The possibilities of sustainable agriculture technologies

sustainable agriculture technologies

Agriculture has been the bedrock of economic development for centuries, feeding millions and generating employment all around the globe. But unfortunately, agricultural practices have also contributed to global warming and climate change. According to a report by the UN Food and Agriculture Organization (FAO), in 2018, global emissions due to agriculture were 9.3 billion tonnes of CO2 equivalent (CO2eq). In addition, decades of rampant use of chemical fertilisers and pesticides have caused irreparable damage to soil, water, and air. Meanwhile, the cultivation of the same set of crops on large farms has degraded soils worldwide. Though efficient, this production system needs to undergo fundamental changes, as it is destroying the resources on which it depends. Sustainable agriculture has, therefore, emerged as a viable alternative and will drive transformations in the agriculture sector over the next few decades. The fuel that will propel this transition will be sustainable agriculture technologies.

What technologies help in sustainable agriculture?

Pulling agricultural practices out of their traditional mould is a challenging task. A vast majority of people depend heavily on agriculture and allied activities for their livelihood, and any disruption in the established order can have detrimental effects. Technological solutions are the best way out of this issue. Introducing innovations such as farm management software, smartphone apps, and machine learning (ML) in phases into the current system can make these technologies more accessible and affordable. The agricultural industry in several parts of the world has already deployed these technologies to curb carbon emissions and increase farmers’ incomes and profitability.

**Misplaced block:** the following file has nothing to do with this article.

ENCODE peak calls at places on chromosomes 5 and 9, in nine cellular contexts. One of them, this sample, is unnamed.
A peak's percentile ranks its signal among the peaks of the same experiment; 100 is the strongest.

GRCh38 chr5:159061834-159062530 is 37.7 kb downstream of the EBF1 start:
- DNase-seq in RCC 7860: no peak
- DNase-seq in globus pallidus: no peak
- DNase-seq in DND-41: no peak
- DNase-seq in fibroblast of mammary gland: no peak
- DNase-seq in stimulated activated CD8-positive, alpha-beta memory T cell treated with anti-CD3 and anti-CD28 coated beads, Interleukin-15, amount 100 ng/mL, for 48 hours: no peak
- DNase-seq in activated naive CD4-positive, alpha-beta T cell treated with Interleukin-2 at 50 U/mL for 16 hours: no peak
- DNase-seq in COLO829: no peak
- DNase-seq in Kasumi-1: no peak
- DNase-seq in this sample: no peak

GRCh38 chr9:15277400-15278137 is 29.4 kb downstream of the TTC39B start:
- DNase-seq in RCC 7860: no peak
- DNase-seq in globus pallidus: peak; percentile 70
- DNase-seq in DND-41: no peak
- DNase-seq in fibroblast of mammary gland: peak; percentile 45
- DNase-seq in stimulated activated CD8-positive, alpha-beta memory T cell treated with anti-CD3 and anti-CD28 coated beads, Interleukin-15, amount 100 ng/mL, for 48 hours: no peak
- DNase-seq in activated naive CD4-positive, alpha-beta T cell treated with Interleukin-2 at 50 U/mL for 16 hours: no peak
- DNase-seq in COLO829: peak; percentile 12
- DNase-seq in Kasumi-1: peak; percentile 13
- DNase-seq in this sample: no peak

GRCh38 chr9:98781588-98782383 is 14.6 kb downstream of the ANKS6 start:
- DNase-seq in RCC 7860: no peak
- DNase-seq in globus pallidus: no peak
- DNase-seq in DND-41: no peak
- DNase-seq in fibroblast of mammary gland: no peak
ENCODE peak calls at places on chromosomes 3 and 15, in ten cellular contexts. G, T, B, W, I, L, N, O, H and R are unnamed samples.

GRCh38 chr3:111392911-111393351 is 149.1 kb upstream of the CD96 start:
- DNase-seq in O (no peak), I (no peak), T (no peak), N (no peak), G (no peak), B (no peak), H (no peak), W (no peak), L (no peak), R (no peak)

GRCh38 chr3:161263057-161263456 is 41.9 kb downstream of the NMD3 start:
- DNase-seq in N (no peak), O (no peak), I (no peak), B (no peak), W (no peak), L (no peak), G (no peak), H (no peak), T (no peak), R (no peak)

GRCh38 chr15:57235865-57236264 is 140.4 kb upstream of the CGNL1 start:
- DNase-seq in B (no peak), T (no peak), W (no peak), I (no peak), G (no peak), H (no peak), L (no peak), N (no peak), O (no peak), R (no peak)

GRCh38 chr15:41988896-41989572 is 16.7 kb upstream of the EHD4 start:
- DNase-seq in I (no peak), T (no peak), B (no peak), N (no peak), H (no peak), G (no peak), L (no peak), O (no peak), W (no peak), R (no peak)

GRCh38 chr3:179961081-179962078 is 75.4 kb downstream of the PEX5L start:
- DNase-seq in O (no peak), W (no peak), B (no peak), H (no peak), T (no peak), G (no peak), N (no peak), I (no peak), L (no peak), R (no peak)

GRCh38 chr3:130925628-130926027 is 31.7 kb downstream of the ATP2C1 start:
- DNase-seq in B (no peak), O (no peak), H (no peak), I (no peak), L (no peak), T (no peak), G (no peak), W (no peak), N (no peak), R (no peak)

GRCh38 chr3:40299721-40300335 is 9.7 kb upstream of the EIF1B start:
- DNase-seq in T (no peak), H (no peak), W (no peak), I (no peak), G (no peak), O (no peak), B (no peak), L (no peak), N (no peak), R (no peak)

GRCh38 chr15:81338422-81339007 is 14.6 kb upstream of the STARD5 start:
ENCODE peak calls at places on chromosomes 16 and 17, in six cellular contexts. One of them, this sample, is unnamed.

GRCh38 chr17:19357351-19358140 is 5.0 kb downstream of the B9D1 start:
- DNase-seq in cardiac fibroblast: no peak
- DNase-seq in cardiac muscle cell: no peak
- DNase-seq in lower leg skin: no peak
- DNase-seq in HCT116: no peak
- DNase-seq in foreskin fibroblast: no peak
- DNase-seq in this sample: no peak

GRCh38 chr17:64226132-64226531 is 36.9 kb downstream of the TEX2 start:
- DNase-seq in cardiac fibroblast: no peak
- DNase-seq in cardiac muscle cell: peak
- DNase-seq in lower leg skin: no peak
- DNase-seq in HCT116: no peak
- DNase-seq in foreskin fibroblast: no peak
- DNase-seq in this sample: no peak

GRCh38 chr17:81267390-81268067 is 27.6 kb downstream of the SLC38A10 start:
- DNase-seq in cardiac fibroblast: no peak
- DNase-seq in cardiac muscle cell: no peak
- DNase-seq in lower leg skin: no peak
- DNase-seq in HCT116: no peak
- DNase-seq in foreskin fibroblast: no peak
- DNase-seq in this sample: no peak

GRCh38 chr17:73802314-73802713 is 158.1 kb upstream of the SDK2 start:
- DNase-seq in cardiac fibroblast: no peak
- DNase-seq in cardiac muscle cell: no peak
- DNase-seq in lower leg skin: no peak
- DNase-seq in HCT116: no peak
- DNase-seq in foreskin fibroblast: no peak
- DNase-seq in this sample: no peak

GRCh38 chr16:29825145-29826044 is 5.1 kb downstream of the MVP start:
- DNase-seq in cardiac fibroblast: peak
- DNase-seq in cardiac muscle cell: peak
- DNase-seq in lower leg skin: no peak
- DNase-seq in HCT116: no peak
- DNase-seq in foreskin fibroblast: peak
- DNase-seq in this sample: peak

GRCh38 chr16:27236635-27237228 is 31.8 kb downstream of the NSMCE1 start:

(1) Drones

The use of drone technology, powered by artificial intelligence (AI) and digital sensors, has opened up many new avenues in precision farming. As a sustainable agriculture technology, drones play a crucial role in crop production, disaster risk reduction, and early warning systems. For instance, DJI’s Agras MG-1 is a drone designed to spread pesticides, herbicides, and fertilisers across a field at precise targets. Such mechanisms ensure that critical farm inputs are not squandered away but rather utilised in a more targeted manner to optimise output. 

Drones are also being used for data collection to help in disaster risk reduction activities. International bodies like the FAO are deploying drone technology to reduce the impact of disasters on farms. In the process, drone technology protects farmers’ livelihoods, especially in developing countries. For example, the FAO uses drones with navigation and photogrammetric (i.e., collecting data through images) equipment to map farmlands in the Philippines. Using drones in this manner can help in developing climate adaptation strategies and advanced disaster management. The biggest strength of drones is their ability to collect large amounts of data. This data can then be processed and analysed on agro-related software platforms such as PrecisionHawk’s Smart Agriculture, enabling informed decision-making.

(2) Smart irrigation

Irrigation systems are indispensable to agriculture. Regular and adequate water supply is essential to maintain crops’ quality and nutrient content. However, this exercise incurs enormous costs for farmers. Moreover, using large amounts of water may not necessarily result in higher yields. Therefore, introducing innovative irrigation practices could make farming more sustainable and profitable.